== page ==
Meanwhile, we meet FBI agent Paul Ballard (Tahmoh Penikett), who has sacrificed everything to find the Dollhouse. He insists the Dollhouse exists, even if he can't prove it. Yet this is his assignment, because someone said it should be. However, his work is threatening to ruin an important investigation on human-trafficking, involving Russians. Ballard tracks down a sleazy Russian guy named Lubov, (Enver Gjokaj) and tells him to find out who's connected to the Dollhouse. You can tell Ballard has been given an impossible task, but he's very detrmined to complete it.
The pilot, written and directed by Whedon, is good, but Dushku isn't very convincing as a hostage negotiator. While she can spout off theories as quickly as a bullet train, she looks too young. Glasses, a hairdo, and a schoolmarm attitude aren't enough. I give the show credit by admitting this, and giving an explanation on how her role still works. Whedon also gets major points for symbolizing Ballard's dilemma and determination by juxtaposing his meeting with FBI supervisors with clips of him kick-boxing.
The pilot also introduces Sierra (Dichen Lachman), a new Active, but in an unsettling way. In fact, Echo meets her in a surprising way that will later affect her in the engagement. We also meet Dr. Claire Saunders (Amy Acker), who takes care of Echo. She seems suspicious of Topher for some reason, while he sometimes sneaks a peek at Claire, too. Did they have a history that didn't end well? Also, how come there's a scar on her face? It's faint, but the pain is still there.
If you look closely, there is an influence of Firefly/Serenity in the pilot. When Echo is "neutral", she's almost like River Tam in her more calm moments. When Echo sees Sierra get her "treatment", it's a little too similar to the "treatments" the Alliance gave River.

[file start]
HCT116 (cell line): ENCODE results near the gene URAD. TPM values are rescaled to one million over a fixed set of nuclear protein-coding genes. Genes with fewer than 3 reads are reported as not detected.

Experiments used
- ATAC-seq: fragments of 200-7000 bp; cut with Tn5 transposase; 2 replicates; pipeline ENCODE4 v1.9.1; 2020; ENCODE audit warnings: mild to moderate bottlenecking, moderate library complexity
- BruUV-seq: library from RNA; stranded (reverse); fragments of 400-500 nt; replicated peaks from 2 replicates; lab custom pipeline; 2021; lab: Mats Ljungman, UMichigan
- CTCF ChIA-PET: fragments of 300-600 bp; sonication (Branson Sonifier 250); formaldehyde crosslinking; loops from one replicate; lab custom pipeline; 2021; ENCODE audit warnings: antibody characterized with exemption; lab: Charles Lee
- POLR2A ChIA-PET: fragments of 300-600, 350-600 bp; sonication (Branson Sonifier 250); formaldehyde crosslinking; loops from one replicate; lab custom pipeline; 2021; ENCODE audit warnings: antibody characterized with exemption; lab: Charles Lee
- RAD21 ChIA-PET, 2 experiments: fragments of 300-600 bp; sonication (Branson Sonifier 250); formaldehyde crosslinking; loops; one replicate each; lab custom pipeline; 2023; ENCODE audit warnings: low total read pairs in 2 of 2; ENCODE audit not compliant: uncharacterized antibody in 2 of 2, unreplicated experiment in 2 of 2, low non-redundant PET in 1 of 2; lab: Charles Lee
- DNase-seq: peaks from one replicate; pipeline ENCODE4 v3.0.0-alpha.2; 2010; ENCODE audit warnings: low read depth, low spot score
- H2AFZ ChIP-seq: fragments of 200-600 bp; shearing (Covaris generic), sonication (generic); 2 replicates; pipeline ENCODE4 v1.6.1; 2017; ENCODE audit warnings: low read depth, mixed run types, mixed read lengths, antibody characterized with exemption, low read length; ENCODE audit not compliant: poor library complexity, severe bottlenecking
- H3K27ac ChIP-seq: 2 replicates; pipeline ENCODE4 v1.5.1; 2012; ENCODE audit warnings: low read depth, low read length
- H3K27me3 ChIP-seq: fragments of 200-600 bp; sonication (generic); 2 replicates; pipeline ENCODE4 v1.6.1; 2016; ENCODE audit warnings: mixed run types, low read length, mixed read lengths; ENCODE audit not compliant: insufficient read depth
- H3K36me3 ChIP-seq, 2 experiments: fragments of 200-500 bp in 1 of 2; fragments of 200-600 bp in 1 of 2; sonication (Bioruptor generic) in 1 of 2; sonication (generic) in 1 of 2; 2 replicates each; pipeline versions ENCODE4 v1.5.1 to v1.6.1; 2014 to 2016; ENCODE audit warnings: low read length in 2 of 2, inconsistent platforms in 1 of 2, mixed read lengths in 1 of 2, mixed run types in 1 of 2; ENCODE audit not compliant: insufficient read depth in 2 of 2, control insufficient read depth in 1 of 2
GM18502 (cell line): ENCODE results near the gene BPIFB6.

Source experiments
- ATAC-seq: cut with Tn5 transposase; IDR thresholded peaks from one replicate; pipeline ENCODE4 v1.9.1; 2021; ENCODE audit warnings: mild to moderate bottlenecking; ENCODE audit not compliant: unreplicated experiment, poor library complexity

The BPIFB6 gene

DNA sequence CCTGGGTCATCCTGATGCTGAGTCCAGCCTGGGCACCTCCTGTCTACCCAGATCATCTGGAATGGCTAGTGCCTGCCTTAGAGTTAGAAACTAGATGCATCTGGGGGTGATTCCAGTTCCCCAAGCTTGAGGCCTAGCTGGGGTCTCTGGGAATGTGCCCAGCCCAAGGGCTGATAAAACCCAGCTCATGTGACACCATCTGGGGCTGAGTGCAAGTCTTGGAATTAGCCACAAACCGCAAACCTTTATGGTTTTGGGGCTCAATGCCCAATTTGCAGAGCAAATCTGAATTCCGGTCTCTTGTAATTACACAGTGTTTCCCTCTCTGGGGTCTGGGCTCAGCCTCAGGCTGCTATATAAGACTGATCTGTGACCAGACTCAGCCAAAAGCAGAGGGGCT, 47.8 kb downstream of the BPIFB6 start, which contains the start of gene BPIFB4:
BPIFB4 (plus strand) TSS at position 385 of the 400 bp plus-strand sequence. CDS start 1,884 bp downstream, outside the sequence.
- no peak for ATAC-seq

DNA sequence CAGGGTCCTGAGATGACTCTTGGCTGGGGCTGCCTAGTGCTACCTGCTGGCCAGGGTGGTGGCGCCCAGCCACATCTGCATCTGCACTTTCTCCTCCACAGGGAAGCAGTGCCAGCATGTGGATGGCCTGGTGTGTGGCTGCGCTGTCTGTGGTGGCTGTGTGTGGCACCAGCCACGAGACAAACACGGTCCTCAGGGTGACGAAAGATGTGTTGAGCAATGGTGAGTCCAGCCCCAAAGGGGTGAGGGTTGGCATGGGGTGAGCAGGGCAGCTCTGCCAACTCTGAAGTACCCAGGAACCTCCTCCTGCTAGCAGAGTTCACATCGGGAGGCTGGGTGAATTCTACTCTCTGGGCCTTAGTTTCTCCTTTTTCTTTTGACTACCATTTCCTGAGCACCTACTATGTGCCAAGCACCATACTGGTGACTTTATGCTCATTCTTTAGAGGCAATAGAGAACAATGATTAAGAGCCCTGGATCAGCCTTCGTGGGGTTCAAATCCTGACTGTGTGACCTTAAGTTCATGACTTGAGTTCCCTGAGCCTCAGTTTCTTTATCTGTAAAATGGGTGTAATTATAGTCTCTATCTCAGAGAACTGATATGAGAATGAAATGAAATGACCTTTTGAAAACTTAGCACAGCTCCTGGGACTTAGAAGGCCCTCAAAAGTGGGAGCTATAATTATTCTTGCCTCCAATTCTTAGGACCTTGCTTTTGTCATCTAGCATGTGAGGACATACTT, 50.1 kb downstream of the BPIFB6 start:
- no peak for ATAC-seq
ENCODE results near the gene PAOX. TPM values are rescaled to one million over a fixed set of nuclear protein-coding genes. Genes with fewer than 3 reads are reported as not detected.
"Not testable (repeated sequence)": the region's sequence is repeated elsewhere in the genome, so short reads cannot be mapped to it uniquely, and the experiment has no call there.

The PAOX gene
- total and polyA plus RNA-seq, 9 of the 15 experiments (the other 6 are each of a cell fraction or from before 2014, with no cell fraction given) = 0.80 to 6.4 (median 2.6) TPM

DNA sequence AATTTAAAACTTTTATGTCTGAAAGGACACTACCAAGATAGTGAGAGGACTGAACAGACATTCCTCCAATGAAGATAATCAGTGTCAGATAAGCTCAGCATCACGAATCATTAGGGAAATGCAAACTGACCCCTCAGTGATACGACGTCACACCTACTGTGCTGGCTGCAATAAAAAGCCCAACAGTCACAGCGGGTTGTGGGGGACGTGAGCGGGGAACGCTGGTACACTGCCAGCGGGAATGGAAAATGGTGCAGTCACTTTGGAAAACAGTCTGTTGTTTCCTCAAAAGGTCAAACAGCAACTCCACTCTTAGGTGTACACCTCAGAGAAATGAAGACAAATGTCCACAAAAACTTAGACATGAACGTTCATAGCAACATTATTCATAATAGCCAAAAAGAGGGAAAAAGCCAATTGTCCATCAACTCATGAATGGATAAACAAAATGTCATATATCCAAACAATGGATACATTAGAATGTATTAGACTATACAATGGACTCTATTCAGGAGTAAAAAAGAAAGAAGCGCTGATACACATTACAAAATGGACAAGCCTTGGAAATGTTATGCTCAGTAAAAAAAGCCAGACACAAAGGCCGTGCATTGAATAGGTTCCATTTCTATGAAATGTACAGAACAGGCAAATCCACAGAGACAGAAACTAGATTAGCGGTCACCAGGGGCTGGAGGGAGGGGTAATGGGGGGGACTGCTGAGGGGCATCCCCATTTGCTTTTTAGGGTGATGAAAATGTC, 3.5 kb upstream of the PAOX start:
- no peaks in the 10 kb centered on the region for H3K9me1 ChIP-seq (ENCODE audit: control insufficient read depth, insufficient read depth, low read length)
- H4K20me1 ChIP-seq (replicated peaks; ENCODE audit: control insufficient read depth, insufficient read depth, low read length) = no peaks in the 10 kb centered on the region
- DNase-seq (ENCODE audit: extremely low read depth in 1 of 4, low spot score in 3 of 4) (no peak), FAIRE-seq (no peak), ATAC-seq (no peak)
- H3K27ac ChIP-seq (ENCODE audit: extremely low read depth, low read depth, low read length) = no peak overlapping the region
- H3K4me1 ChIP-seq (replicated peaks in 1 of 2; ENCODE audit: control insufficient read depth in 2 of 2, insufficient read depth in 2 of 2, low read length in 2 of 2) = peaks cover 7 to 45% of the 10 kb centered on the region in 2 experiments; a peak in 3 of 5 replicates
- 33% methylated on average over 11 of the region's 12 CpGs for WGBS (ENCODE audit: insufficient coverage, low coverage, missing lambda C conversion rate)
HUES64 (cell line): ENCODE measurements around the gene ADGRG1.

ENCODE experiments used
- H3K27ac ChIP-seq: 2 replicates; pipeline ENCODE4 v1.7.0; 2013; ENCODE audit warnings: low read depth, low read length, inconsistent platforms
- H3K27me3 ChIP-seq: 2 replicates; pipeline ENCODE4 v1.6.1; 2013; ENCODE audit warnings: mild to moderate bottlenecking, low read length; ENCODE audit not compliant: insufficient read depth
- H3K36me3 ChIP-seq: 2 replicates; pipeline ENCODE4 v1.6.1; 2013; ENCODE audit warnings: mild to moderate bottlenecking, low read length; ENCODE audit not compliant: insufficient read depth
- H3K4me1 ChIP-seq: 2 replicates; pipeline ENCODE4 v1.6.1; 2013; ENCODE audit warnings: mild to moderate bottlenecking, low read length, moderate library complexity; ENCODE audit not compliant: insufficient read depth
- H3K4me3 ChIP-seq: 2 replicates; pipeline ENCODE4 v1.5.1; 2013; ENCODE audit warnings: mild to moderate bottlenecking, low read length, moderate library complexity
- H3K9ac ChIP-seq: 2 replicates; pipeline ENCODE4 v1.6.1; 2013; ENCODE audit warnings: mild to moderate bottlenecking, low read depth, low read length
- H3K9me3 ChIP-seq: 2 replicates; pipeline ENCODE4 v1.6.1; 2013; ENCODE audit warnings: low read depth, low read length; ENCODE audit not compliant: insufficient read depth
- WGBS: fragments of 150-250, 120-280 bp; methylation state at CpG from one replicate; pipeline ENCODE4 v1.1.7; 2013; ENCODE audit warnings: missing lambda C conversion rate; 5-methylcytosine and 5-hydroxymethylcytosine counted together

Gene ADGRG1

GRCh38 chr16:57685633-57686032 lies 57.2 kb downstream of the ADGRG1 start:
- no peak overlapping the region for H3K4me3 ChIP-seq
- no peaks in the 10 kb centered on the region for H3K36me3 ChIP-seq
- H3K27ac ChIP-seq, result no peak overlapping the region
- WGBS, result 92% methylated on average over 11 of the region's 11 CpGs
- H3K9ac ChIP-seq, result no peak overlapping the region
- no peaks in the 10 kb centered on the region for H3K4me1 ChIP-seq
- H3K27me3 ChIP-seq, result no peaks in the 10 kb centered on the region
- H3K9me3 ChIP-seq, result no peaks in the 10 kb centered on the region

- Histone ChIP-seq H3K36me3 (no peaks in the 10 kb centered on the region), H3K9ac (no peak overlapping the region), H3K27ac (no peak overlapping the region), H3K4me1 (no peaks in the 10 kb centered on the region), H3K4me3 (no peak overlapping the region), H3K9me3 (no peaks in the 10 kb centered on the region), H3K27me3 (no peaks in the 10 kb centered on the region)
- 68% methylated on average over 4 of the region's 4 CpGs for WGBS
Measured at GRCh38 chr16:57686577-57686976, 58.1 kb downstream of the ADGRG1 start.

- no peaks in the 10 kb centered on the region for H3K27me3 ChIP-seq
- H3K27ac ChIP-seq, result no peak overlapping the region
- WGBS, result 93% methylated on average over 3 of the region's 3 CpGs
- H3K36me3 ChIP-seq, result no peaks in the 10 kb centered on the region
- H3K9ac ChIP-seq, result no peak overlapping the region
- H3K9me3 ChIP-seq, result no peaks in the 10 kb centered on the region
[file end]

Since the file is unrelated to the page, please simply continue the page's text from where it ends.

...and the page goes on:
Also, people who saw pieces of the pilot may think Lubov looks familiar. I think Gjokaj was supposed to play Victor, another Active. Then again, maybe he is...and Lubov. Hmmmmm......
Although the show may start seemingly as a procedural, we'll soon find out that it isn't. Echo will play many roles..and she'll start to remember some of them. We get a hint of that in "Ghost", as I said before, when her accidental meeting of Sierra will affect her. I am hoping that the other Actives have the same experience. Hopefully, we'll get back stories of the keepers of the Dollhouse, too. How did Topher learn how to rewire people like computers, and why does he think it's so cool? Could it be a dark Revenge of the Nerd? Who got Adelle to run this Dollhouse, and who's paying for all this? Why was Ballard assigned to the Dollhouse? Did he jump at the chance, or was he pushed?
Dollhouse will be on Fridays at 9 PM after Terminator: Sarah Connor Chronicles starting February 13th. It's a tough spot, since it's been years since Fox has had a hit on that night. The executives say they will give both shows time to build an audience. Dollhouse has a very interesting premise that takes time to understand. Once a viewer does, it's worth it. Joss may be a bit rusty about making TV after making a movie, some comic books, and an internet musical. Still, this Dollhouse is a good way to spend a Friday night.